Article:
Tennis

'Clever' Radwanska awaits Serena

Serena Williams is one win from her fifth Wimbledon singles crown.
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Richard Evans

Richard Evans has covered tennis since the 1960s, reporting on more than 150 Grand Slams. He is author of 15 books, including the official history of the Davis Cup and the unofficial history of the modern game in "Open Tennis." Follow him on Twitter.

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WIMBLEDON, England

Serena Williams will play her 18th Grand Slam final and her seventh at Wimbledon on Saturday after an excellent all-around performance, highlighted by a record 24 aces, which earned her a 6-3, 7-6 (6) victory Thursday over recent world No. 1 Victoria Azarenka.

Williams will play Agnieszka Radwanska, the 23-year-old from Poland, who was too consistent for Angelique Kerber of Germany, winning 6-3, 6-4.

Williams and Radwanska have met only twice, and not since they played here in 2008. Serena was a 6-4, 6-0 winner on that occasion, but it seems irrelevant now.

“Radwanska’s a 1,000 percent better player now,” said Serena's father and coach, Richard Williams, as he sat on a bench outside the players’ lawn, puffing on a cigarillo. “No comparison. I think she’s the most consistent player on the tour right now. Clever player.”

Richard Williams thought Radwanska had risen to No. 1 in the world off the back of her victory Thursday, but that will happen only if she wins the title. If Radwanska loses to Serena Williams, Azarenka will climb back to the top in place of Maria Sharapova.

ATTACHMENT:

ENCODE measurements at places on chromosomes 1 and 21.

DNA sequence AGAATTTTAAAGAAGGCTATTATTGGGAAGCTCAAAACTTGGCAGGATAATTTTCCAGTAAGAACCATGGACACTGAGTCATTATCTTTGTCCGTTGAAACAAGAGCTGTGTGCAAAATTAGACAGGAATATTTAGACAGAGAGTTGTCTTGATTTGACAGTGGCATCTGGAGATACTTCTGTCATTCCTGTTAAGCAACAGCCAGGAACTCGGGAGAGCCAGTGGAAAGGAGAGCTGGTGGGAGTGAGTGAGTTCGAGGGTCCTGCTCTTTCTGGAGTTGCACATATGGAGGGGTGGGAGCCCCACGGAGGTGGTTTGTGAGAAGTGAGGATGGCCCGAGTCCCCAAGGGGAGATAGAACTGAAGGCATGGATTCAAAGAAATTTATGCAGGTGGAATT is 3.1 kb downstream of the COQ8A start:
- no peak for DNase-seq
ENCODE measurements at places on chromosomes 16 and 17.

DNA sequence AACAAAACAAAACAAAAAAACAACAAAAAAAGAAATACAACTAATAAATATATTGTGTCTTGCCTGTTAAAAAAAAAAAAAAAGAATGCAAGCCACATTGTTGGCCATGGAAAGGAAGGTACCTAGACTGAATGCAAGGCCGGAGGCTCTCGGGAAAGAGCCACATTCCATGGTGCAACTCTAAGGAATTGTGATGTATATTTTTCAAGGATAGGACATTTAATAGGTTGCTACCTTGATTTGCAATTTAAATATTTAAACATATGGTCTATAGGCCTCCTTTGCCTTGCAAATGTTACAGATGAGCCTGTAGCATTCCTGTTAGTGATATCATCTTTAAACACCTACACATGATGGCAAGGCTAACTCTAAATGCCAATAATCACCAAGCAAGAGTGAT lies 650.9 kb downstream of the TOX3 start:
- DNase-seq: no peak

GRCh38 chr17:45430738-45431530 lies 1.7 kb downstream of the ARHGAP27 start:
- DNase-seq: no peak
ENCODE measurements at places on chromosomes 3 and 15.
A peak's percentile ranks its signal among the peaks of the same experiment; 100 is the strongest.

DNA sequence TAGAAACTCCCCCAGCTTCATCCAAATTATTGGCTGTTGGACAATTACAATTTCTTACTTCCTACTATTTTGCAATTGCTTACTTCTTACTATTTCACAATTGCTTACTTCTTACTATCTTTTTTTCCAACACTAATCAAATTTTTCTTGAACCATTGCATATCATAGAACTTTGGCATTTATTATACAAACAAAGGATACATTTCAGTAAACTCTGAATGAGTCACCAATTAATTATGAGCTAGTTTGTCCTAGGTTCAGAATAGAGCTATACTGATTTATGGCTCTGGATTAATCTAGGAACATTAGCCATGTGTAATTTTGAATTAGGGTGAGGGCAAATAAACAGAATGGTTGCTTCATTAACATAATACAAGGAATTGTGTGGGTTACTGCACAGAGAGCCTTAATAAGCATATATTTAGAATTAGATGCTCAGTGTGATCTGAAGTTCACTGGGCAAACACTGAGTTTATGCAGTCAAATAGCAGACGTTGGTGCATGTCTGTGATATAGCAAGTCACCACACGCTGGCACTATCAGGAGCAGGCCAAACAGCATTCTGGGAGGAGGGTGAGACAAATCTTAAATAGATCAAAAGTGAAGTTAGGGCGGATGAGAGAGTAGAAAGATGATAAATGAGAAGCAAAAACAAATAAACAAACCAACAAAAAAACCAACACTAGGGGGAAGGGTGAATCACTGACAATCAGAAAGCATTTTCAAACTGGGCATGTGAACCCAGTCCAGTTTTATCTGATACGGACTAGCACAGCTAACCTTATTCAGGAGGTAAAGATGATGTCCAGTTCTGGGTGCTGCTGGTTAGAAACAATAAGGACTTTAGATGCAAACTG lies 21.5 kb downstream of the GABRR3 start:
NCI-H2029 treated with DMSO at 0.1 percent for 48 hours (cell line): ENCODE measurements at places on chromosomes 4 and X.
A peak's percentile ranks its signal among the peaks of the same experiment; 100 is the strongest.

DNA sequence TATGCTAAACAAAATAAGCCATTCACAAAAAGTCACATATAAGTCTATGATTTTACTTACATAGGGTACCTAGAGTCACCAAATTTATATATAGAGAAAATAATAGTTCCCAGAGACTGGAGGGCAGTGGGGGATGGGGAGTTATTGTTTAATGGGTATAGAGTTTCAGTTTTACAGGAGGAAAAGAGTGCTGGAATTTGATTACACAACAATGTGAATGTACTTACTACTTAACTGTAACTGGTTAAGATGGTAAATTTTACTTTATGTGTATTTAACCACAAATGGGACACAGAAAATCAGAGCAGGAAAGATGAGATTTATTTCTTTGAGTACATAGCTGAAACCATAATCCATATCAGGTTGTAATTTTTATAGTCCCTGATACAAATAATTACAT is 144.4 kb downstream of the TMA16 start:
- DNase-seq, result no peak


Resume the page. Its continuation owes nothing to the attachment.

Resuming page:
Williams got a good approval rating from her father after her semifinal win, which is not always the case.

“She served very well, hit her forehand well and moved well on the grass,” Richard Williams said.

Serena Williams probably will need to do all those things well again to overcome Radwanska, who is emerging as a player who plots her way through matches like Martina Hingis used to — thinking two or three strokes ahead in the rally as she searches for openings. Williams, of course, will give her far less time to think about it all than Kerber, who fought hard with little to show for it.

“My plan was playing aggressive,” said Kerber, a 24-year-old left-hander, “But she (Radwanska) moved very well and made not so many mistakes, so it was really difficult to play (consistently).”

Williams had humiliated Azarenka on blue clay in the Madrid final in May, winning 6-1, 6-3, but this was a closer contest, with the Belarussian twice getting within two points of winning the second set at 5-5 and then 6-6 in the tiebreak. After missing her first match point by hoisting a lob long, Serena made no mistake with the second, hitting that 24th ace, which is a record for women’s play at Wimbledon.

Not that Serena seemed to know much about it. "I didn't feel like I hit 24 aces," she said. "I thought it was about 10. I thought my serve was off actually. But clearly it wasn't."

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Then she drew laughter when asked what her favorite shot was. "Oh, the ace, I suppose," she replied. "You don't have to think. It's a lazy shot."

Earlier, Azarenka had done well to break back from 3-1 when Williams allowed the Belarussian to capitalize on a couple of backhand errors. But there was no way the American was going to let slip another chance to get back to the final after losing in the fourth round to Marion Bartoli here last year.

A year ago, Williams was only just returning to the tour after foot surgery and a serious health scare. She seems fit enough now, despite going over on her ankle during doubles with Venus on Wednesday night. A fifth victory Saturday would see Williams  draw alongside sister Venus Williams for Wimbledon singles titles won — the prospect of family history in the making.

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